management tools connect to the patient, the cancer patient who might
have one or more other diseases?
Here starts the initial basic disconnect from the average 60year old cancer
Physicians and health apps
Would European physicians prescribe health apps and patient to patient
information exchange platforms, like
• smartpatients.com or
• patientslike.com, as their American or Australian colleagues?
As for medicines prescriptions, doctors know that it is hard to improve health
and convince patients to take their medicines long enough to make a
difference. Health apps developers come to realize what drug manufacturers
know since long:
adherence is a patient’s decision.
mHealth: ECPC’s key policy priority
mHealth is for ECPC and for cancer patients a key policy priority, which
touches the “core” of each patients’ organisation’s activities:
communicate to and with cancer patients
also equally the need of patients to
• communicate among them and to
• access their information and data
The aim of today’s event is not only to share with you ECPC’s position
on mHealth, but also to ask you to help us shaping it.
Spread your thoughts about the event
& mhealth in cancer care
Therefore, I am encouraging you to prepare your questions for the debate and also to share them
with the online mhealth community using the hashtag #mhealthcancer during and after the event
Our position on #mhealth in cancer care comes from experience on the field, and Jo Arnes will
share later what ECPC does in the @eSMART_EU project, but also from our work within EU funded
projects and from the committed work of our Board, Members and staff.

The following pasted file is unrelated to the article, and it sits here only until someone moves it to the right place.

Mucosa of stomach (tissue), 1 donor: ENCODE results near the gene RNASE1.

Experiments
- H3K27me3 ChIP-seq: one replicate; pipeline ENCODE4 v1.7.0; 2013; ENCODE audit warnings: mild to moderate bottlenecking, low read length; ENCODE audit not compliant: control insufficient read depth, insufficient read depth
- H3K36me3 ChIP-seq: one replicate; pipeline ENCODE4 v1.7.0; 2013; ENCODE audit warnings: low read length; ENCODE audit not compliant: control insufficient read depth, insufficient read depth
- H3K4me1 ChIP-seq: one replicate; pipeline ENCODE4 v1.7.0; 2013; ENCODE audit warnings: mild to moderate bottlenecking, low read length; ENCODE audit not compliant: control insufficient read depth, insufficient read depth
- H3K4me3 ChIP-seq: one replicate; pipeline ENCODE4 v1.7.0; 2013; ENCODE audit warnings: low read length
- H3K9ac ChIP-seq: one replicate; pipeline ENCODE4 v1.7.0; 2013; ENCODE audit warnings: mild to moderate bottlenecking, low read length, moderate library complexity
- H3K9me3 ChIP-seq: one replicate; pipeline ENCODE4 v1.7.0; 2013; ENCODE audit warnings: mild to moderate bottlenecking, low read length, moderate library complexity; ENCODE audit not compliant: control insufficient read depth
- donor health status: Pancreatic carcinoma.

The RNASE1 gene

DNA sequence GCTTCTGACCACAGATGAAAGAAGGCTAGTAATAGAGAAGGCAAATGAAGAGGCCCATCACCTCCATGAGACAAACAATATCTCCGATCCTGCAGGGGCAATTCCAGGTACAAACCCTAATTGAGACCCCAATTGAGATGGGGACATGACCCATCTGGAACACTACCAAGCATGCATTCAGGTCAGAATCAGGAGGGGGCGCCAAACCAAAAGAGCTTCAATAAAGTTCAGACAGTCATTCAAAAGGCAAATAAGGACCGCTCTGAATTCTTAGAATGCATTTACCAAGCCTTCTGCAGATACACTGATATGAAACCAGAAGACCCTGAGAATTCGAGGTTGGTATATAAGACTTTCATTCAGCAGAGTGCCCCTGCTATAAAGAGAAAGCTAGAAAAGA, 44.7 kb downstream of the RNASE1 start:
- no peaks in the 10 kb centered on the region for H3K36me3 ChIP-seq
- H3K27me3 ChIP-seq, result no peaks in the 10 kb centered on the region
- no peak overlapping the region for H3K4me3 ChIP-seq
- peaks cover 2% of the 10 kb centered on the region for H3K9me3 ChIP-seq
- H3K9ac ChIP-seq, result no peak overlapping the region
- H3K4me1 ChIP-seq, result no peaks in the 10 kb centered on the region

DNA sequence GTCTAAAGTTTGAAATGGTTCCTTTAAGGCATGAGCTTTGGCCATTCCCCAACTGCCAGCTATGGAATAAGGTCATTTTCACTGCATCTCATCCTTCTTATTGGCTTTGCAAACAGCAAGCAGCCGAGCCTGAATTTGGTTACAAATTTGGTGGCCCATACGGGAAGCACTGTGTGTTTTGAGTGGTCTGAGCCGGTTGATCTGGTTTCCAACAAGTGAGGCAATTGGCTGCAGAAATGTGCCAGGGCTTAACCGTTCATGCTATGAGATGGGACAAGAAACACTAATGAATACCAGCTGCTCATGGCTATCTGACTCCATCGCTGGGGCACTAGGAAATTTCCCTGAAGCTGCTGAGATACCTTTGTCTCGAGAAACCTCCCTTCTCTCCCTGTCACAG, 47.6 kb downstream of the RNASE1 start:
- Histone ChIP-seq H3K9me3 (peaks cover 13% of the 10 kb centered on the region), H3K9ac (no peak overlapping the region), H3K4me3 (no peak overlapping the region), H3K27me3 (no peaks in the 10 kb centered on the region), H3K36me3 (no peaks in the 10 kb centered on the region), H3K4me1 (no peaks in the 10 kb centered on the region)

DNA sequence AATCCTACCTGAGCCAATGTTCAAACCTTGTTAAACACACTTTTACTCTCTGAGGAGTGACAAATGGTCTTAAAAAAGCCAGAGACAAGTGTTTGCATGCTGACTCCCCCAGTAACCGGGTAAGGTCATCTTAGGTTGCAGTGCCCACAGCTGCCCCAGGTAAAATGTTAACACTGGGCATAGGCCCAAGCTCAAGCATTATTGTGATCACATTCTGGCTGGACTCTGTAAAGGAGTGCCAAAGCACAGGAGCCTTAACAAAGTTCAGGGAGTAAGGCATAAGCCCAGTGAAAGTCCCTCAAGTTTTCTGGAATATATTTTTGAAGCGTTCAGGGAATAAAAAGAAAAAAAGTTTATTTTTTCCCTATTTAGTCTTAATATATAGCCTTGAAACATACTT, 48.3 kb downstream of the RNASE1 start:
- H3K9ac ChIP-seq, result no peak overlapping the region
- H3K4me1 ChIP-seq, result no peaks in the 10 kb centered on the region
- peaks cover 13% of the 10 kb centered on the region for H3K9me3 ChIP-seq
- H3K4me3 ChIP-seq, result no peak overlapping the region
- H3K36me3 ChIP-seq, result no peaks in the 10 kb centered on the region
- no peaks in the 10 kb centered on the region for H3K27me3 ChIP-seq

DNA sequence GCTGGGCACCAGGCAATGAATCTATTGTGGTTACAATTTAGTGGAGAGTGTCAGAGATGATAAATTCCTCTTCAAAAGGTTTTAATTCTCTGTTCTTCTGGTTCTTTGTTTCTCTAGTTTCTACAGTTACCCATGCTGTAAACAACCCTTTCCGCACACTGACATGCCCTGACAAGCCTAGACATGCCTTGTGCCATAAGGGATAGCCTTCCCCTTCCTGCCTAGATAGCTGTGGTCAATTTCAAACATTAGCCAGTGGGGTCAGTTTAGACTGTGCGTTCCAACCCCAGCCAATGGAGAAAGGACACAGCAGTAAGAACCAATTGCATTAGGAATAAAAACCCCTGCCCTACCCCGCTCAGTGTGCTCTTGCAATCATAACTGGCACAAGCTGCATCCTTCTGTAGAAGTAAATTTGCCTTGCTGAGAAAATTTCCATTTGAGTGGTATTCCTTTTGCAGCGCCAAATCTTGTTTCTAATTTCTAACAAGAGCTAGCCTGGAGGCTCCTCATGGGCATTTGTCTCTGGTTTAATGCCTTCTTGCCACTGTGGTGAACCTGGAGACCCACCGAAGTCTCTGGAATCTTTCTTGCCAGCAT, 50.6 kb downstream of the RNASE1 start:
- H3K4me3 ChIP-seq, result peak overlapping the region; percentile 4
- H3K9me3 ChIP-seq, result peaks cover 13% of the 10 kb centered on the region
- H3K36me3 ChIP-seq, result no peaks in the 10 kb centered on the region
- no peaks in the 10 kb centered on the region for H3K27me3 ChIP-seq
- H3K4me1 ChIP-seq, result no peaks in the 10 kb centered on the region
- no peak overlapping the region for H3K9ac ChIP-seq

mHealth remains a relatively new topic, in which the patients’ perspective on how mhealths should
be built or what rules should govern their development is still missing.
The Commission has established an expert group to assess mhealth guidelines for developers and I
can tell you that the more we work on the draft the more we realize how vast and complex is the
What patients look for in mhealth –Digital literacy
For mHealth to unlock its true potential, apps have to
• be patient-friendly
• protect privacy of data
• efficient and trustworthy
• allow patients to use comment & edit their data .
User friendliness is linked to Patients’ digital literacy as a key to ensure the
uptake of mHealth apps, and at ECPC we will be glad to play our role to help
patients to better understand how to use mobile technologies.
Digital and Health Literacy
Patients’digital and health literacy is, however, not the only obstacle to
the full uptake of mHealth apps. Our 4 key questions summarise some
of the key issues we consider important.
• Are cancer patients enjoying to the fullest the benefits of mhealth?
• In which areas can cancer patients profit the most from mhealth
• Is the European regulatory framework supporting the development
of useful and safe mHealth apps for cancer patients?
• Are there structural obstacles to the full integration of mHealth apps
in cancer patients’ treatment and ongoing care?
Are we moving to #Digitised #Democratised
Digital technology plays an important role in cancer care and despite
hesitance for adoption by health care professionals and patients, is the
Dr. Eric Topol, a reknown American cardiologist sees it as medicine’s
“Guthenberg Moment”, moving towards digitized, democratised
“Much as the printing press took learning out of the hands of the
priestly class, the mobile Internet is doing the same for medicine, giving
us unprecedented control over our health care”.
“Medicine has been digitized, now it will be democratized”
Quote Source: Eric Topol – The Patient will See You Now: The Future of Medicine is in your Hands